- Turkish-made ‘The Club’ has already left its mark both cinematically and in terms of social awareness
ANKARA: A new Netflix drama, set against the stunning backdrop of 1950s Istanbul, has opened a Pandora’s box in Turkey over the recent history of discrimination toward the country’s Jewish community.
Turkish-made “The Club” has already left its mark both cinematically and in terms of social awareness.
The movie relates the story of Matilda, a Jewish woman recently released from prison and working as a seamstress in a popular Istanbul nightclub, who reunites with her teenage daughter Rasel, who grew up in an orphanage.
The unhappy reunion takes place during a period of social and political turbulence in Turkey coinciding with a wave of religious and racial attacks on the Jewish community.
One of the main “ghosts” that haunt the Netflix drama is the discriminatory wealth tax. Matilda comes from a wealthy Jewish family that lost its fortune after Turkey imposed a tax on non-Muslims in 1942 that was 20 times higher than on Muslims.
In one month alone, more than 1,000 people unable to pay their dues were taken away to a labor camp in the eastern district of Askale where many worked until they died. Matilda lost her father and brother there.
More than 30,000 Jews left Turkey after the imposition of the tax, although it was dropped in 1944 in the wake of intense international pressure.
Nesi Altaras, a member of Turkey’s shrinking Jewish community and editor for the online Jewish publication Avlaremoz, said it was the first time Jews had been genuinely represented on Turkish television as three-dimensional characters as opposed to “evil bankers.”
He told Arab News: “The show does not hold back from explaining reality as it is. It doesn’t make excuses for the discrimination Jews, Greeks, and Armenians endured and continue to face in Turkey. It also makes its audience face the facts on the racist wealth tax of the 1940s, which has all been forgotten by mainstream society.
“The wealth tax isn’t taught in schools or discussed in most media. ‘The Club,’ by outlining the racist policy and calling it out directly, will lead to Turkish people realizing the foundations of contemporary Istanbul,” he said.
Altaras’ grandparents on both sides suffered under the wealth tax, while his great grandfather was sent to the forced labor camp. He noted that the show had reintroduced Turks to the Jews and shed light on the financial and political hardships the Jewish community had faced in recent history.
“Such initiatives will help us to make our voices heard. It is now time to reclaim our equal citizenship rights rather than continuing our decades-long silence. Such Netflix shows are therefore very valuable for this cause,” he added.
Altaras pointed out that the use of Ladino language in the drama by Sephardic Jews was new to many people in Turkey who for decades had lived alongside them. Ladino had been the mother tongue for the majority of Turkish Jews before nationalist attacks against them.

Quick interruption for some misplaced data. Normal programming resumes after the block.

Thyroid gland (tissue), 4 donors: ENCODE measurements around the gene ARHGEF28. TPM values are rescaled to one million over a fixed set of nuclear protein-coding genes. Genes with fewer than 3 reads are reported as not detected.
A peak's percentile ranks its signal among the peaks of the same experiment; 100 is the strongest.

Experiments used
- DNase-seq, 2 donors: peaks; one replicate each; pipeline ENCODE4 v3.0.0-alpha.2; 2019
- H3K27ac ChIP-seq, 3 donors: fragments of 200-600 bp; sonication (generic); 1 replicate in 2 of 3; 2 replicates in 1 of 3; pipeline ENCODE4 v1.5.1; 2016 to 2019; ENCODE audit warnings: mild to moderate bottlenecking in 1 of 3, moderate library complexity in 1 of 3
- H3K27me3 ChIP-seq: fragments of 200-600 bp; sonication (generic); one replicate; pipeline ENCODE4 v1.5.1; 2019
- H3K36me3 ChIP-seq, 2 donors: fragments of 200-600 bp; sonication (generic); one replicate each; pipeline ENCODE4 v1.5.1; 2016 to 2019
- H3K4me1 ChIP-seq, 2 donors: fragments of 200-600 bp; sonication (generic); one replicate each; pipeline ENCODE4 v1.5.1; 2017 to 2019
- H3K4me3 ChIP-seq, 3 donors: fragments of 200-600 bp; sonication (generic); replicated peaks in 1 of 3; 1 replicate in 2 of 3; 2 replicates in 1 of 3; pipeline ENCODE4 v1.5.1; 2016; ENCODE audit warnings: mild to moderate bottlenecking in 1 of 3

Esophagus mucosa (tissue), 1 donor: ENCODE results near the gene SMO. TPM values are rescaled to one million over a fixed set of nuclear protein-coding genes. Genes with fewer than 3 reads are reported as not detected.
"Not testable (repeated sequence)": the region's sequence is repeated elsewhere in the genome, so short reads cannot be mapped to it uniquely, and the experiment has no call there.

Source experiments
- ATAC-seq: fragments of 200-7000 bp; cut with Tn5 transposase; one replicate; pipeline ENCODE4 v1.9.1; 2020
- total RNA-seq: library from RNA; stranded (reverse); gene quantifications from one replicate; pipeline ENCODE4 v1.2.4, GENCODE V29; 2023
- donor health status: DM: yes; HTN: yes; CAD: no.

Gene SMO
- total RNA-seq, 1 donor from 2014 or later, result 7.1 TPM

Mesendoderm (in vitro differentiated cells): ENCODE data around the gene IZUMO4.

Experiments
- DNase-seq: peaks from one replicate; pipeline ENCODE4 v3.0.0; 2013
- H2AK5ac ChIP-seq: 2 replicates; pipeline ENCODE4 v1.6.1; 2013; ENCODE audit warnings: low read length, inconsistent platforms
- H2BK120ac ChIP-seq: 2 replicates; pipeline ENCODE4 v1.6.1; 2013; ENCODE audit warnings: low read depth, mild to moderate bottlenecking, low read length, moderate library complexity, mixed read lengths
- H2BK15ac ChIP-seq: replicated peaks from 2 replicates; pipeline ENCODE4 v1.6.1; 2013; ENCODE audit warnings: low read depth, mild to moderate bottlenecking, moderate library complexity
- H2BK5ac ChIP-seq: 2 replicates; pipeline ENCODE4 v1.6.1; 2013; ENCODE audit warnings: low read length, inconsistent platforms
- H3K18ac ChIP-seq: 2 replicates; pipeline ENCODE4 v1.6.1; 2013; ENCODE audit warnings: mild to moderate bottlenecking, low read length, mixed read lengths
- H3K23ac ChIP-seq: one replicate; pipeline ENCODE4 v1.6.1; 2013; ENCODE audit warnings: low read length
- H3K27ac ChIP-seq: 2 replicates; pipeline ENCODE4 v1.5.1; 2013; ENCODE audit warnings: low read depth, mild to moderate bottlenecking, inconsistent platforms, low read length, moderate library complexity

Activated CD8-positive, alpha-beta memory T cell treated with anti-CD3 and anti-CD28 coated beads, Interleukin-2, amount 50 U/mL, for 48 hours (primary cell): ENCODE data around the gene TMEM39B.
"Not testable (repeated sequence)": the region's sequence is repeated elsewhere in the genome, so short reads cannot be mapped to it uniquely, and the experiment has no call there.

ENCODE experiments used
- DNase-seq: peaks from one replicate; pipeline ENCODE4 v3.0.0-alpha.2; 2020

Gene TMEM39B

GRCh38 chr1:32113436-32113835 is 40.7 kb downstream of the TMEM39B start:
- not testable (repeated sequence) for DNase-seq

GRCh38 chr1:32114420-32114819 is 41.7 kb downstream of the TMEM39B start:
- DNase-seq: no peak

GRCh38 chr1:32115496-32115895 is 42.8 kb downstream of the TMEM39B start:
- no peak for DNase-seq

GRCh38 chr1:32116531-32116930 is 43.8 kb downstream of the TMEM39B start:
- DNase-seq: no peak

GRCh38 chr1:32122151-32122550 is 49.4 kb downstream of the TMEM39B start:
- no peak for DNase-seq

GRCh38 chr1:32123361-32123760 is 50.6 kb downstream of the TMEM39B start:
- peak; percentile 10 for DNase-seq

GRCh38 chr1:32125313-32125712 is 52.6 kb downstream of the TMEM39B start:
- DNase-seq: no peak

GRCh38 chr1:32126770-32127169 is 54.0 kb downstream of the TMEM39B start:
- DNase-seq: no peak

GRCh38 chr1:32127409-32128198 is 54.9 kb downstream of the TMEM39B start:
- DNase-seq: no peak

“The level of ignorance is so high that most viewers didn’t even recognize the Ladino being spoken in the show. This has been a learning opportunity and led many new readers to Avlaremoz,” he said.
Ozgur Kaymak, a lecturer at MEF University in Istanbul and an expert on the Jewish community in Turkey, said: “Through this drama, many people from society at large who they know little if anything about, or who they sometimes approach with prejudice to the point of anti-Semitism, get a chance to see that the Jews of Istanbul are in fact one of their own; people with similar issues and concerns, who share joy in a similar way.
“They go to jail, they grow up in an orphanage, they fall in love, and there are also poor Jews,” she added.
Kaymak noted that putting the spotlight on similarities between different religious and ethnic groups in Turkish society could help people realize how coexistence with non-Muslim minority groups was possible today.
“I find this very valuable. Exposing bitter memories such as the wealth tax and Turkification policies is also important, as they hold a heavy place in the memories of the Jews living in Istanbul, even if they are covered and sunk into oblivion,” she said.
She pointed out that the taboo-breaking movie had deconstructed a nostalgic romanticism in Turkish society about “beautiful memories with our non-Muslim neighbors and will push greater segments of society to come to terms with their past.”
Louis Fishman, associate professor at Brooklyn College, told Arab News that while the show highlighted historical injustices committed against Jewish, Greek, and Armenian communities, its impact should be kept in proportion.
“It is a beautifully written and produced series which in no way should be confused as a history lesson. Rather, like good art, it encourages the viewer to ask questions, to learn more, while absorbing them in the daily lives of 1950s Istanbul,” he said.
He added that while the debate around the Jewish community was exciting, the focus should be on a brilliant story about relationships, identities, love, and how the lives of the characters involved were shaped by political events.
The number of Jews living in Turkey has declined from 81,000, recorded in a census in 1927, to 13,000.